The Department of Homeland Security has issued four reports to Congress focusing on information sharing through the DHS portal, also known as the Automated Indicator Sharing (AIS) capability. DHS was required to produce the reports pursuant to the Cybersecurity Act of 2015 (the Act). Two of the reports are final and two are interim.
DHS plans to solicit informal feedback on the interim reports from the critical infrastructure coordinating councils (private sector-specific councils that manage cybersecurity efforts) and privacy groups.
The two final reports
The report of greatest significance to the private sector is the “Guidance to Assist Non-Federal Entities to Share [CTIs] and [DMs] with Federal Entities.” This report discusses how these entities can best share cyberthreat indicators (CTIs) and defensive measures (DMs) through the DHS information sharing portal, and in turn with other federal agencies under the terms of the Act; it also discusses how the liability protections apply. In order to participate in automated information sharing, a private entity must obtain the correct equipment to ensure that machine-to-machine transfers are done properly. Key to this process are the STIX and TAXII automated information sharing programs that will be used to receive the shared information. These programs can be adapted to the changing digital landscape that cybercriminals will surely move to as they seek ways around the systems.
If the DHS information sharing program is to work in the long term, flexibility is necessary. The process as laid out in the two final reports is a good start, and adjustments can be made at the point of the DHS information sharing portal if need be.
It must be underscored that, for the DHS portal to be fully utilized by the private sector, it will be important for the portal to share information in real time, as occurs in private-to-private sharing. If DHS slows down the sharing process too often, including by requiring inspection, by humans, of specific individuals’ personal information, then real-time sharing will be significantly delayed, creating a risk that the entire program’s utility for the private sector may diminish.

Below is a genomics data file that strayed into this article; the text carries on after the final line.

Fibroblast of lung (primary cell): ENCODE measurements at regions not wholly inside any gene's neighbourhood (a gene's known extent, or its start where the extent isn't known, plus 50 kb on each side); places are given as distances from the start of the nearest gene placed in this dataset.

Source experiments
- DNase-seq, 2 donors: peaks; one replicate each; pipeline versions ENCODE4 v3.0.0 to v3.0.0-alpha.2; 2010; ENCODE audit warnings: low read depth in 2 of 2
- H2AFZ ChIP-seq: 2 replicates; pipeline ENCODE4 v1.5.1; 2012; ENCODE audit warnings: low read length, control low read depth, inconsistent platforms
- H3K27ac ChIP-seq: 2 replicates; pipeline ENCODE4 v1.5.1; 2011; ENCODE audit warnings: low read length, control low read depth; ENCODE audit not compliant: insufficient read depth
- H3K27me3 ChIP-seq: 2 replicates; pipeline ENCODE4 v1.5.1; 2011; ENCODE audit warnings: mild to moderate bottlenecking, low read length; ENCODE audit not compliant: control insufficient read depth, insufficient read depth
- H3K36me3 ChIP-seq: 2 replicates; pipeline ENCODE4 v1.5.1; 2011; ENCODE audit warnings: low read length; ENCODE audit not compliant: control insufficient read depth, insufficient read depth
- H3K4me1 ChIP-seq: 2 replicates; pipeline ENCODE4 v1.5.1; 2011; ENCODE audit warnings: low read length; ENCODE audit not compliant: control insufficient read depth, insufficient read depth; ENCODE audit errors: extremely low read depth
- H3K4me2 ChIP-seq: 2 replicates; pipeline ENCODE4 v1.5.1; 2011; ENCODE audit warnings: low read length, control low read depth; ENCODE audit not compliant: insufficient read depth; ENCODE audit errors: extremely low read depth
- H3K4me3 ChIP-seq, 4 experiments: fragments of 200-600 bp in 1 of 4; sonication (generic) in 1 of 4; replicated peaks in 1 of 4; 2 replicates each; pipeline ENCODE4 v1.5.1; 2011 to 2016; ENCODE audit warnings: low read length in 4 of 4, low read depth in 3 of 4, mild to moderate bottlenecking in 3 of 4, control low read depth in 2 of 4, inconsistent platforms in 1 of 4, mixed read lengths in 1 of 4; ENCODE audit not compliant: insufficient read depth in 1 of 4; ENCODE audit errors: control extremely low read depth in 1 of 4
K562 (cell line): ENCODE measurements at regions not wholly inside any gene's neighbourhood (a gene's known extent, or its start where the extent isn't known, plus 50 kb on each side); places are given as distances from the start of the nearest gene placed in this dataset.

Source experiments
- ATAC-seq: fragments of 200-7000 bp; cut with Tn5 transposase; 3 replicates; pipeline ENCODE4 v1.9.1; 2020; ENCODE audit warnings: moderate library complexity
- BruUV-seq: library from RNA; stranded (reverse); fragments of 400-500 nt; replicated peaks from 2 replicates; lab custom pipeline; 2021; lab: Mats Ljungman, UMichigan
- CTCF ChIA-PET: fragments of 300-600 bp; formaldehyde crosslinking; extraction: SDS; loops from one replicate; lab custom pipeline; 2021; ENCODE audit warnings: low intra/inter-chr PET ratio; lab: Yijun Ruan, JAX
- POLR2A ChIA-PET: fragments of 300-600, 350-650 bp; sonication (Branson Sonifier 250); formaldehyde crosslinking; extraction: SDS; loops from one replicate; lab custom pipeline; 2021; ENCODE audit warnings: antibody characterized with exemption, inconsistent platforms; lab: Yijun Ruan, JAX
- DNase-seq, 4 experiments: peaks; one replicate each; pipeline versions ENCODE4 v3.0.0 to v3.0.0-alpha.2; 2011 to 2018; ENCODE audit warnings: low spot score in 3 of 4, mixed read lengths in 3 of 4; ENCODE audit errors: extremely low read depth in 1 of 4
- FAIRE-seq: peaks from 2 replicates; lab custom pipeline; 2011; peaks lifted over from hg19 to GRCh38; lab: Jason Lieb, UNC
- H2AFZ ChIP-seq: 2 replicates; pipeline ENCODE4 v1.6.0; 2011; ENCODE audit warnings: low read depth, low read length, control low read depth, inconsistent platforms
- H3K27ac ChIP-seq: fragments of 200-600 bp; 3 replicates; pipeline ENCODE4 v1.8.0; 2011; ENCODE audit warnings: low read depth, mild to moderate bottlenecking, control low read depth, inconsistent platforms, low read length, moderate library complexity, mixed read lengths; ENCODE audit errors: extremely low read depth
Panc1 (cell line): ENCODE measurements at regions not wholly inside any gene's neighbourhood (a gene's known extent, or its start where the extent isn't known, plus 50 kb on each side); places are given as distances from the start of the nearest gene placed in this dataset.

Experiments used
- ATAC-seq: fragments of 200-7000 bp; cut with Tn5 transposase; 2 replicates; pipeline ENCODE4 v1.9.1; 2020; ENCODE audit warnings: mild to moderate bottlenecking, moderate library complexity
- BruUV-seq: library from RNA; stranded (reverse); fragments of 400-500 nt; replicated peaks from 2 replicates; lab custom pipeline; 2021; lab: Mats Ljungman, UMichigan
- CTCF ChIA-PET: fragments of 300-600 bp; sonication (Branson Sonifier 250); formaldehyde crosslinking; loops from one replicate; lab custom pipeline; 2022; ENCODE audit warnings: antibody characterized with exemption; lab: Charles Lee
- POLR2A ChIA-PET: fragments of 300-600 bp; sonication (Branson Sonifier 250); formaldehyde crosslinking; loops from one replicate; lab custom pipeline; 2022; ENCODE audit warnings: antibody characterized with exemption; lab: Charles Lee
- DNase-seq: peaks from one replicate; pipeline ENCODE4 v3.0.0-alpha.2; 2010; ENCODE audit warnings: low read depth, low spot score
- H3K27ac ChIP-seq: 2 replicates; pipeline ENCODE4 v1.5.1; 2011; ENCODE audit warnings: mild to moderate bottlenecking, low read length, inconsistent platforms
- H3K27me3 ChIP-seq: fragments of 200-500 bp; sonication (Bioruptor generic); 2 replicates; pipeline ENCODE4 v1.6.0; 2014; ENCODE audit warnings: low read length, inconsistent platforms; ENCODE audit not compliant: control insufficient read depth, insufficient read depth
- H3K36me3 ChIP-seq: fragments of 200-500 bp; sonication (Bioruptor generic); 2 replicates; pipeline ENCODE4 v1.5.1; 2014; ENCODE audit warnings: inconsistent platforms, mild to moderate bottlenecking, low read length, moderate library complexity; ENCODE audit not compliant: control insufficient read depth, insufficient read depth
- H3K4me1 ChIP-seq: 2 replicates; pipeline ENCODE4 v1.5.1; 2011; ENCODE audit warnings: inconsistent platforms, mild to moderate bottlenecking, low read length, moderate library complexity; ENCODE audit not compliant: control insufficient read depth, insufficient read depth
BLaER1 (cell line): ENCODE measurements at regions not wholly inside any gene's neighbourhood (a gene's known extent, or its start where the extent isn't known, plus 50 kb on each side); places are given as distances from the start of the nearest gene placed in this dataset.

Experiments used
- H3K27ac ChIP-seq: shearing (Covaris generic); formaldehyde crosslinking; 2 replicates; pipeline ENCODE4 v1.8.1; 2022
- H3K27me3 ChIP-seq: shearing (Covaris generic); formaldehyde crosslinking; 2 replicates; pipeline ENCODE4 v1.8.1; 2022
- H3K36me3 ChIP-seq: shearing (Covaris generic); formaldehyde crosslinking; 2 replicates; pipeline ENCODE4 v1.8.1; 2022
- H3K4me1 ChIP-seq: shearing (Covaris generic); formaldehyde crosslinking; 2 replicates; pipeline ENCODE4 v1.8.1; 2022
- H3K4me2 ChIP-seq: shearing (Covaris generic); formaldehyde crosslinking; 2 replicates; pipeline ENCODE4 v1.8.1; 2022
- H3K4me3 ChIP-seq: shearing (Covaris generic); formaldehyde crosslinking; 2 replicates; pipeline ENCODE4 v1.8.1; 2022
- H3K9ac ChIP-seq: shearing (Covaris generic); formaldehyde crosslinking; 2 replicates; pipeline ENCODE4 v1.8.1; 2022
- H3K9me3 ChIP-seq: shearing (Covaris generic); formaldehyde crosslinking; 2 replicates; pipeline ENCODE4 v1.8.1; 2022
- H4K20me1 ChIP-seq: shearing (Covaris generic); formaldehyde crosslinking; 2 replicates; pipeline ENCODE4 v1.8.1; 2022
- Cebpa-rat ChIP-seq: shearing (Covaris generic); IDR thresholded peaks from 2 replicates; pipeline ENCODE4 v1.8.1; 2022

A second final report, “Sharing of Cyber Threat Indicators and Defensive Measures by the Federal Government under the Cybersecurity Information Sharing Act of 2015,” issued by DHS in coordination with the ODNI, DOD and DOJ, describes how the federal government currently shares CTIs and DMs within the government. This report provides a general overview of what the intelligence community is doing now with respect to information sharing.
The two interim reports
The “Interim Procedures Related to the Receipt of Cyber Threat Indicators and Defensive Measures by the Federal Government” addresses government receipt and processing of CTIs and DMs from government agencies as well as from the private sector. This document sets out the ABCs of how a federal agency can and should receive CTIs and DMs and how information will be further shared.
The second interim report, “Privacy and Civil Liberties Interim Guidelines: Cybersecurity Information Sharing Act of 2015,” was developed by the United States Attorney General and the Secretary of Homeland Security in coordination with the heads of appropriate federal agencies, as required under the Act. The privacy guidelines provide a framework for federal entities’ receipt, retention, use and dissemination of CTI and DMs obtained pursuant to activities authorized under the Act and other applicable laws.
The privacy report provides a workable paradigm for federal agencies in that it builds upon existing requirements to adhere to the Fair Information Practice Principles (FIPPs) as set forth in the National Strategy for Trusted Identities in Cyberspace, Appendix A, which lays out a framework of principles to follow for protecting individual privacy. Provided that the STIX and TAXII information sharing programs at DHS work and screen the information properly, this privacy framework should operate as intended to protect individuals while allowing sharing in real time, a key goal of the Act. Again, there is a risk that DHS may over-screen CTIs by using human review too frequently, in which case neither public nor private entities will receive shared information in a timely manner.
The privacy report must be reviewed at least every two years by the Attorney General and the Secretary of Homeland Security and updated as appropriate. The AG and the Secretary have the discretion to include private sector entities with relevant industry expertise in the review.
Find out more about these reports and their meaning for your business by contacting any of the authors.